[Editor's note: Michael Guest is a former US Ambassador.]
Has anyone out there read the State Department's 2007 Human Rights Report? According to our own embassies, LGBT individuals in over 100 foreign countries are being subjected to abuse or discriminatory treatment. The range of abuses noted - including extrajudicial killings, police violence, extortion, false imprisonment leading to rape, and legal impediments to equality - is nothing short of shocking.
The LGBT Foreign Policy Project made its public debut March 18, calling a press conference to red-flag this disheartening trail of LGBT abuse. The Project is a budding coalition effort to press for a stronger U.S. voice on international LGBT concerns, such as those cited in the report. I'm proud to be a part of this group. My colleagues and I see lots of ways in which the State Department's performance on LGBT rights can be improved, and we'll be seeking appointments to discuss those ideas with officials who, after all, are there to represent us.
I used to be in the State Department - in fact, I took the Foreign Service exam in the late '70s, inspired in part by Jimmy Carter's strong voice on human rights. Flash forward to late 2005, when Secretary Rice swore in the last Assistant Secretary for Democracy, Human Rights and Labor (that post is now vacant). In her remarks, I don't believe she uttered the words "human rights" even a single time. That's symbolic, of course, of the inattention this Administration has given to human rights. But that sad symbolism is dwarfed by the record: few would disagree that, between Guantanamo and Abu Gharaib, America's broad credibility on human rights has suffered unconscionable damage.
Now, zoom closer, and look at this Administration's commitment to LGBT equality. Hmm, nothing there, or at least nothing positive. I'm curious to know in what detail President Bush, or for that matter, Secretary Rice, has been briefed on this year's human rights report. Even the Department's clinical, almost formulaic descriptions of abuse against LGBT individuals prompt revulsion and disgust. Surely any leader of integrity would feel compelled to respond upon reading or hearing these horrific accounts.
Integrity. What the LGBT Project seeks is integrity in how America approaches human rights issues, at home and abroad. Integrity is all about being balanced, fair, inclusive and complete - and about standing firmly and fairly on principles that reflect those attributes. Over the past seven years, America has veered far away from the principles of equality and respect for diversity on which it was founded, at least with respect to the LGBT community. We need to rediscover America's sense of wholeness, and restore integrity and consistency to the actions America takes at home and the values it champions abroad.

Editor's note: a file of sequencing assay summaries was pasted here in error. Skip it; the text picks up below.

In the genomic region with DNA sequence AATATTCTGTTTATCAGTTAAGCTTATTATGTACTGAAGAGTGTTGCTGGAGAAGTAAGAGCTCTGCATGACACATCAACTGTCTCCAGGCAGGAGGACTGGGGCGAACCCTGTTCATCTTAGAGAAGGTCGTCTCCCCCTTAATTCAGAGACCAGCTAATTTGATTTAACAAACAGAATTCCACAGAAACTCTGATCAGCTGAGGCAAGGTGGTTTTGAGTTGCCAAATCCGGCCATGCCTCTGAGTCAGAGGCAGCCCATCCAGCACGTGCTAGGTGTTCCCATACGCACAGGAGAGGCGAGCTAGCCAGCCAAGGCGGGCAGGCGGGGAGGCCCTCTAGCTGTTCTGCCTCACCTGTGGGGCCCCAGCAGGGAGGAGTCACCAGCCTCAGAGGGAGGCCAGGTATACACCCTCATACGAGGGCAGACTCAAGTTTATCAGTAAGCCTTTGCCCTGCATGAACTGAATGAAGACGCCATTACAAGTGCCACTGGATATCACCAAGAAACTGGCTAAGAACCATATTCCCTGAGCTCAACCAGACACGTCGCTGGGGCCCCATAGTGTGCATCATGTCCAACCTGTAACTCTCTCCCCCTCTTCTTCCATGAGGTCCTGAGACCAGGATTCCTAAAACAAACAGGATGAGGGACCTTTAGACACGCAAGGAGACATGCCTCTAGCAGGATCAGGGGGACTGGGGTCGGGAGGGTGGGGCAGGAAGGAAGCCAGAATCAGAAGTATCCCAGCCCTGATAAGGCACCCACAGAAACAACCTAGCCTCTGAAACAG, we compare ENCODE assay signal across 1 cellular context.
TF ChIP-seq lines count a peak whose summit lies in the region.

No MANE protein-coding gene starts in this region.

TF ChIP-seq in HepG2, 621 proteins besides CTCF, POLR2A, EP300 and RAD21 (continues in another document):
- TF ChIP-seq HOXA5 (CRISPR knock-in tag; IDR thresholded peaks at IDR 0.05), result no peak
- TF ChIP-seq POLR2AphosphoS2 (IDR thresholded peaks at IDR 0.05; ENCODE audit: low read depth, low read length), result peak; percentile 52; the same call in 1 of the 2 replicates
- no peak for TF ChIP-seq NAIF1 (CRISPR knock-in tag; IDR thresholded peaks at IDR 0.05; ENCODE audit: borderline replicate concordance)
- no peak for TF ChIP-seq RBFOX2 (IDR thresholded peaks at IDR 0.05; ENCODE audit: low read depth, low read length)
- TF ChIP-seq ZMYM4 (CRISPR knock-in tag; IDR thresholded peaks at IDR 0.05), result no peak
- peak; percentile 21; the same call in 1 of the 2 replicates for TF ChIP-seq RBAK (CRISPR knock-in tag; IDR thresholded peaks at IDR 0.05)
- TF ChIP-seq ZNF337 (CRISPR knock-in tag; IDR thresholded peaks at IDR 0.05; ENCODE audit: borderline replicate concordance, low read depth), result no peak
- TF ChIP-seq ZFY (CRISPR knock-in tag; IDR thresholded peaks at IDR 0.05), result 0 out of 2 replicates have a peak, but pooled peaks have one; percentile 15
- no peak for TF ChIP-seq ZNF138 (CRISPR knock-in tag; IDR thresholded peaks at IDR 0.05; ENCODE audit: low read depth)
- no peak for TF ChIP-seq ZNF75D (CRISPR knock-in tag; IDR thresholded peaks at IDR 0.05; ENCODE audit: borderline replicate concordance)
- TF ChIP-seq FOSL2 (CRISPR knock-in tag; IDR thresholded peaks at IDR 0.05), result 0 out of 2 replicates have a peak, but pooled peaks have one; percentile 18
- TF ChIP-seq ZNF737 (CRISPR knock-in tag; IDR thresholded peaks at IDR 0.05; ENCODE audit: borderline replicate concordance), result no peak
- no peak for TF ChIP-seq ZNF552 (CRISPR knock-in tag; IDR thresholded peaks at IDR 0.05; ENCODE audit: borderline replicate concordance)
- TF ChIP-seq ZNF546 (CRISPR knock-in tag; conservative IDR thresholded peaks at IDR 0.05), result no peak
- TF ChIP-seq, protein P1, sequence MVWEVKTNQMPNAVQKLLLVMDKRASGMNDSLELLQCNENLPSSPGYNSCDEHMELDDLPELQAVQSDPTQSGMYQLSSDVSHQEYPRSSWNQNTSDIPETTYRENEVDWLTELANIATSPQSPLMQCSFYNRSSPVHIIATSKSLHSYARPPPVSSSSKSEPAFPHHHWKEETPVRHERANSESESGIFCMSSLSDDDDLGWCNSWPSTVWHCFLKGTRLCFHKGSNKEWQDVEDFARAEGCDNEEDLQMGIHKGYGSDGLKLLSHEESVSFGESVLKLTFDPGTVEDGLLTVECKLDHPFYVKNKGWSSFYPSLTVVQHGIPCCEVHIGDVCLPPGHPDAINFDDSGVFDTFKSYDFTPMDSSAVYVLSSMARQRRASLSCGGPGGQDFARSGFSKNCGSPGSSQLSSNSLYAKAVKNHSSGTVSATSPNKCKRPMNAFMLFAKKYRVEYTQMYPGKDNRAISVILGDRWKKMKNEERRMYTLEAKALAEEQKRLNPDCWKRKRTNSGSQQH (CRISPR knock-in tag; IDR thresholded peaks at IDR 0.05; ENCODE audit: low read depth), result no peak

There's ample irony, of course, that the State Department would annually critique foreign governments' human rights failings, even while turning a blind eye to basic unfairness in the policies it itself employs. I left the State Department last year after seeking, for the better part of three years, fair personnel policies for State's gay and lesbian employees. Gays do no less than their straight colleagues to advance America's interests abroad, after all, and our families are no less important to us. The changes I sought would have restored fairness and balance to how State treats the people it sends abroad to advance America's interests. Those changes were also patently in the interest of America's security and improving the effectiveness of our diplomatic platforms - this in an Administration that claims to value both.
So as the State Department criticizes what other governments are (or aren't) doing to treat their LGBT citizens fairly, maybe the Office of Personnel Management could announce its support for the Domestic Partners Benefits and Obligations Act - a measure that would correct the unequal treatment given to gay federal employees. Surely, after all, any president with integrity would be eager to sign such a bill, to honor in equal measure every individual who serves his or her country.
But why not also show our integrity even today by challenging other countries to clear up the egregious treatment of LGBT individuals detailed in this year's report? Secretary Rice could speak out specifically against these violations of LGBT human decency, documented by her own Department - just as she spoke out against violence toward women only a week ago. Our ambassadors could be instructed to protest government-tolerated abuses and discrimination against LGBT individuals, wherever and however they occur. Embassies could be asked to include LGBT groups at social and relevant policy events (some do this already). And why not offer financial support to LGBT groups fighting for the very rights that America holds to be self-evident?
You see, the policy integrity that you and I seek at home goes hand-in-glove with what the LGBT Foreign Policy Project seeks abroad. We want America to respect the pledge of equality for all citizens that we were taught as children. And we believe that a revitalized commitment to equality at home is consistent with a reinvigorated stance for human rights for all abroad, including those who are LGBT.
These demands amount to a plea for restoring America's image by restoring integrity to how America approaches civil and human rights at home and abroad. The sooner steps are taken in that direction, the better for us, and for our country, and clearly for those who have no voice around the world.